We at The Joe Reed Team consistently stay up with the latest trends in technology. When I started in real estate back in 2004, I like all Realtors back then, took their own photos with a point and shoot camera. Disappointed in my photography skills, I met my now friend Leah and started taking more professional pictures with a much more expensive camera. I didn’t stop there, I wanted more!! Leah then introduced me to my now photographer Jim Adams, Leah’s husband. Since 2006 I have had professional photos done on all of my listings, regardless of price. Back in those days only million dollar homes had this courtesy. I essentially raised the bar of real estate photography in Grand Junction. Can you believe that there are some agents that still, in 2016, taking photos with their iPhones or point and shoot cameras? 

There is a similar story to Virtual Tours. In 2010, I wanted to raise the bar again with how virtual tours were done. I had a client in New York and he wanted to see the house thru video because the listing photos were so terrible. I had a dilemma; then I had an idea.  I had met Erika, Matt, and Joe Jones a year prior and they together ran with my vision of how virtual tours should be done. I was tired of the fish bowl look and wanted something more. I wanted a virtual tour that if you were a Buyer who was looking at the house online, you could feel yourself walking through the home. So we started the HD walking tours we now have. They have evolved with the ever changing technology. I went back and looked at the first one we did and I think to myself, “THIS was revolutionary back then!?”

The Joe Reed Team is always on the leading edge of technology whether you are buying or selling. If you are in the market or know someone who is, let us help.

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The Best Home Improvements For Fall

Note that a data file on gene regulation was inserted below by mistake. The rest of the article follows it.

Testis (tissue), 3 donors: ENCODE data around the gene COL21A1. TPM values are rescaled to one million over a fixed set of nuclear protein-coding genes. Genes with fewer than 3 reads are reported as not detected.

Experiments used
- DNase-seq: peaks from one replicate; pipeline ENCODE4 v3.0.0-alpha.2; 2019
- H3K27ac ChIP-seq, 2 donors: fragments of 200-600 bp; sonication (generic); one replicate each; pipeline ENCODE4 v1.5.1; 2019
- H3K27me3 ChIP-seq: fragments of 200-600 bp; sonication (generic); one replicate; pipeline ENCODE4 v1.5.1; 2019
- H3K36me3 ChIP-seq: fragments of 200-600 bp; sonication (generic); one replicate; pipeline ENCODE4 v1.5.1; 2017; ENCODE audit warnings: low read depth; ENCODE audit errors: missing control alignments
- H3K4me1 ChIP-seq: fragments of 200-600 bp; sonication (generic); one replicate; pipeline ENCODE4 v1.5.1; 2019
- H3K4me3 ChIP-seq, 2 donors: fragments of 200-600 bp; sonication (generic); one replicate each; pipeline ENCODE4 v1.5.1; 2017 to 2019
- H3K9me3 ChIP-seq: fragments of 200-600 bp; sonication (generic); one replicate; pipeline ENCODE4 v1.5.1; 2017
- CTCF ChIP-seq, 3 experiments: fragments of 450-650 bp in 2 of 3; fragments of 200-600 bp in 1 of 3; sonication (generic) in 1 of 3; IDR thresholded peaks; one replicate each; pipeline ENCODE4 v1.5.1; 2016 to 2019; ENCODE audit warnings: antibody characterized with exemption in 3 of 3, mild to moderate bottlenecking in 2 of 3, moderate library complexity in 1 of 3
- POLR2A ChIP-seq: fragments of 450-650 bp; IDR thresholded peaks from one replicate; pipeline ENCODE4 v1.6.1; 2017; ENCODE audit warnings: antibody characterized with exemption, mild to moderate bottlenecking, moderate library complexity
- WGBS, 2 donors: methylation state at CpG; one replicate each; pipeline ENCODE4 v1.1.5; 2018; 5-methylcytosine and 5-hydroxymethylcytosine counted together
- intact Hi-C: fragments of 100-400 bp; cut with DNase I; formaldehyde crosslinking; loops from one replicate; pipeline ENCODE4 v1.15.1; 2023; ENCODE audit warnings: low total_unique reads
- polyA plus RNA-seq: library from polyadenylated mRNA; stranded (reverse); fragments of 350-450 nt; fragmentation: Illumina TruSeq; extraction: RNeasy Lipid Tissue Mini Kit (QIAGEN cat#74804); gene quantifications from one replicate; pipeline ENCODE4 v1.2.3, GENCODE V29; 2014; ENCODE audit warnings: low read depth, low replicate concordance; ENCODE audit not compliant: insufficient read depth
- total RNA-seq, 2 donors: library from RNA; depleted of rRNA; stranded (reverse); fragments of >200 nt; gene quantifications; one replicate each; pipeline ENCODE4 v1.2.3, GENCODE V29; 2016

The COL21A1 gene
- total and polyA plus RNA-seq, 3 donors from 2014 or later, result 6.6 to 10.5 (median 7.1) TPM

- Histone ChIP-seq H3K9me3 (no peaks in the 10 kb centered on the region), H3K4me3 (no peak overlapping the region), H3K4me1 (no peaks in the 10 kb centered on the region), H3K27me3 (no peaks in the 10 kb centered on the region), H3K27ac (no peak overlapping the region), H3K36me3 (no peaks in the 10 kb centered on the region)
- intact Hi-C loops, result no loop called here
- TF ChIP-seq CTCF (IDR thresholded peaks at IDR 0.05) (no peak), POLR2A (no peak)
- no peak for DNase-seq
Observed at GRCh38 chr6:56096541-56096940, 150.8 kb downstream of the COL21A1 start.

What are the best home improvements for fall?

Fall is the season for posting apple-picking photos on Instagram, enjoying pumpkin spice–flavored everything, and spending weekends enjoying the autumn scenery. Just peek out your window —whether you live in Boston, MA, or own a piece of Atlanta, GA, real estate — the cooler temps and changing leaves are hard to resist. While beautiful, fall is also the perfect time for rolling up our sleeves and tackling those home improvement projects we put off during the summer.

Fall Home Tips“Enjoying the weather can put you in a great state of mind and allow you to focus on the task at hand — and do it well. Beyond that, most building materials are at their best when they are installed at moderate temps,” says Phil Eby of Eby Exteriors in Akron, PA. Plus, contractors typically have fewer projects during the fall, so you’re more likely to find help quickly if you don’t want to go the DIY route. Especially if you plan on listing your home in the spring (or anytime within the next year), you’ll want to prioritize the best home improvements for resale.

 

To figure out what’s worth your time and budget, we asked real estate agents and other professionals for their expert opinions. Here’s what they had to say: